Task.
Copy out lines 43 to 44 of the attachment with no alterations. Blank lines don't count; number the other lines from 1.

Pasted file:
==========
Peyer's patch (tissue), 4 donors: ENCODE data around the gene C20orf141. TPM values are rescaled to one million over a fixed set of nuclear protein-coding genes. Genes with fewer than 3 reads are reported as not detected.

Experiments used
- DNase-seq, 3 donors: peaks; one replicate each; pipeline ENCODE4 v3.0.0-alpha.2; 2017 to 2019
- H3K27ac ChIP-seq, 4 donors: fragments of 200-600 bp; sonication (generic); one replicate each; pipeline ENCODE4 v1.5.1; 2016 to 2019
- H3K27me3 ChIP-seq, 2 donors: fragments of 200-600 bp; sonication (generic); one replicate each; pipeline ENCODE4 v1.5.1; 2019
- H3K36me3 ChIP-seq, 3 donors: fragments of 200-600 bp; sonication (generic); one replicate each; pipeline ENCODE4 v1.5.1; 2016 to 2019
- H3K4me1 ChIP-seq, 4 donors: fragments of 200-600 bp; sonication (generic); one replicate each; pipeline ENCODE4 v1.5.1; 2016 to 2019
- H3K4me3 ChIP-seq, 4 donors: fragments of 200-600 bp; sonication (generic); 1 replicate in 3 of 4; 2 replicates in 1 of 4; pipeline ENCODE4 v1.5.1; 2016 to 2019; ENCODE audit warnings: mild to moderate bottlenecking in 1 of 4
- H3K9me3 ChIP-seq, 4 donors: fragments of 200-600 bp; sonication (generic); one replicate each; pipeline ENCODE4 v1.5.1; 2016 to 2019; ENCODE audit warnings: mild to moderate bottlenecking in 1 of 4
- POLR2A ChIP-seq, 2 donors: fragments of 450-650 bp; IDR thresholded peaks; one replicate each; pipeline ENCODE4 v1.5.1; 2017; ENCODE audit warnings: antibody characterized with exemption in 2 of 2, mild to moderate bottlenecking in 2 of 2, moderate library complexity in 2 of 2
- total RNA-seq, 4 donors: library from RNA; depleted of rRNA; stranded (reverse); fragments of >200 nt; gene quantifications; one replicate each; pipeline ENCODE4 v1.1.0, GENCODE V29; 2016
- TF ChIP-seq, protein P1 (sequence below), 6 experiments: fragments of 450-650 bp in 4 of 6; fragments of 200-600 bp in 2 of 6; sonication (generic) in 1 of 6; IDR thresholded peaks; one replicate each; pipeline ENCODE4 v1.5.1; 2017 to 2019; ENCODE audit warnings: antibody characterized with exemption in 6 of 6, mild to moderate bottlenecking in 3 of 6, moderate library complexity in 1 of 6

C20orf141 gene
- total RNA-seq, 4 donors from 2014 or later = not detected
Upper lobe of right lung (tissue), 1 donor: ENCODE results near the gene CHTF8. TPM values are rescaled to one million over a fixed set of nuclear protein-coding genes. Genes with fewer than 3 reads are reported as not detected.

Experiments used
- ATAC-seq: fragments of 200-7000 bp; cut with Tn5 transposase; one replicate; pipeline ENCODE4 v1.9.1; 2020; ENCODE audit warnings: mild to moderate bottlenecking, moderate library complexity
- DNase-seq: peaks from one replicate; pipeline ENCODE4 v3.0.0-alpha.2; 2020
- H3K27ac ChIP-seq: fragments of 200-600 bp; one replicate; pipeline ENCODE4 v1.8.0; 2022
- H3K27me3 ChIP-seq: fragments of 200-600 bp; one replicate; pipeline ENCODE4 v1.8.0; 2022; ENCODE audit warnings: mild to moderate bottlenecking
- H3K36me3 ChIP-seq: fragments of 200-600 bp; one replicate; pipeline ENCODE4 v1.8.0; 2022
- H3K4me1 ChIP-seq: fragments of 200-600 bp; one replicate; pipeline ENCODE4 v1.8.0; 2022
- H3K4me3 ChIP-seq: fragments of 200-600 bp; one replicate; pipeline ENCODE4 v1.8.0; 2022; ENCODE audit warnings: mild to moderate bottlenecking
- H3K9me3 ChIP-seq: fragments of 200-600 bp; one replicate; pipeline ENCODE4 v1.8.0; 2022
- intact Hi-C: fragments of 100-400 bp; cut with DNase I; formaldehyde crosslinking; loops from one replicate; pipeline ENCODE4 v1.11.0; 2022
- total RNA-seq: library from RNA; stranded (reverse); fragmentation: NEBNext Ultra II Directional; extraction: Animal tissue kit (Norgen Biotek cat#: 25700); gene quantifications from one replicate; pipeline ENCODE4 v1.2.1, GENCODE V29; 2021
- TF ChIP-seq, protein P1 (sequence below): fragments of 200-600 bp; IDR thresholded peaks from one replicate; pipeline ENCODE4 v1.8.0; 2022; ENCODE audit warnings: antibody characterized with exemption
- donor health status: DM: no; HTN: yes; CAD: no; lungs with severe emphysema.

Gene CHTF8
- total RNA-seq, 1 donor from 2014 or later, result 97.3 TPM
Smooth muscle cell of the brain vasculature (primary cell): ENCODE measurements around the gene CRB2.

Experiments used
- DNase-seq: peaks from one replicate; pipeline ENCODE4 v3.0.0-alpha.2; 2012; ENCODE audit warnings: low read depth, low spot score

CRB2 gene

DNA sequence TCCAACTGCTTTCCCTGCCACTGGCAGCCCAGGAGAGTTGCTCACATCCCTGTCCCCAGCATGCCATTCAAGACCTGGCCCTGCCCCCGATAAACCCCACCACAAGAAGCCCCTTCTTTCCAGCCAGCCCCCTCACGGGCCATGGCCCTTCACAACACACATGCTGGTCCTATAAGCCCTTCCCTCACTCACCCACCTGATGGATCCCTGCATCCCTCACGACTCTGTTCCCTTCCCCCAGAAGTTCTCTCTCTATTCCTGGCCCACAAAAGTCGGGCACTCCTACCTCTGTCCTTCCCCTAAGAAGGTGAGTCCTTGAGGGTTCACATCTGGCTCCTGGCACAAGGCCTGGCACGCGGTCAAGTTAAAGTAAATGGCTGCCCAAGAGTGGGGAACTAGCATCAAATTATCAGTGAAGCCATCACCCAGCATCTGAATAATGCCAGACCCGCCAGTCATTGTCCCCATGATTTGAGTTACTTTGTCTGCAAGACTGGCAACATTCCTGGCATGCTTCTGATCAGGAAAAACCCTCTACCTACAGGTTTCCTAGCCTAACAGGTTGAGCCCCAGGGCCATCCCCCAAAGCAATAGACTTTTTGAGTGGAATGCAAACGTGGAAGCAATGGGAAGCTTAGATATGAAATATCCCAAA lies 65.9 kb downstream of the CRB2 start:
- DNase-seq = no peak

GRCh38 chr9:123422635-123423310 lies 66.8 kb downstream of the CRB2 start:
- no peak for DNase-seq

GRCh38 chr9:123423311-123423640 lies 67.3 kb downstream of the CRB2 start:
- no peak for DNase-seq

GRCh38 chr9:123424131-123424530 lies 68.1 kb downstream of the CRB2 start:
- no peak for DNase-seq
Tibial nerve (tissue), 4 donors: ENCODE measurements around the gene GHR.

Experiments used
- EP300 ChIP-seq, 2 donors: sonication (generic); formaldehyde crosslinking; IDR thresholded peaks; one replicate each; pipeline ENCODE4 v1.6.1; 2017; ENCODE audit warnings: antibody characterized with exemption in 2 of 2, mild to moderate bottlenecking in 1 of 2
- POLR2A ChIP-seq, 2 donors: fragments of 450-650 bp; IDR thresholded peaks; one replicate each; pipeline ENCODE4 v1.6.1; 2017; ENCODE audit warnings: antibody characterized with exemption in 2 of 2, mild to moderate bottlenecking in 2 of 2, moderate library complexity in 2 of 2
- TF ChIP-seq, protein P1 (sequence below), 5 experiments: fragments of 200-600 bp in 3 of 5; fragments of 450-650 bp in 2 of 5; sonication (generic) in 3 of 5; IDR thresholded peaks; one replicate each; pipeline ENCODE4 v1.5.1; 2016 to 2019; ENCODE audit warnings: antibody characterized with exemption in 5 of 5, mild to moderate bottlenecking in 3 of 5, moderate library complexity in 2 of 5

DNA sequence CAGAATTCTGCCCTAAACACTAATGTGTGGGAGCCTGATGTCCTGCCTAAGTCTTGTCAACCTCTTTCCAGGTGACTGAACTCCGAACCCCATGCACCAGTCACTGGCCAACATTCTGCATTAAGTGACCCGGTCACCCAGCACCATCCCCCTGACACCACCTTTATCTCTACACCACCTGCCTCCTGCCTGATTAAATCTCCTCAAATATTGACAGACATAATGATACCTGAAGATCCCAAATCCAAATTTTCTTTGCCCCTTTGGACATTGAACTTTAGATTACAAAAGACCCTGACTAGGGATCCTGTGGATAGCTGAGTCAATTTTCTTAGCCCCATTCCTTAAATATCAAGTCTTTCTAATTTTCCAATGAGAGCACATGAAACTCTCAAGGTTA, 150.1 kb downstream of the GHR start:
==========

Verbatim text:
Tibial nerve (tissue), 4 donors: ENCODE measurements around the gene GHR.

Experiments used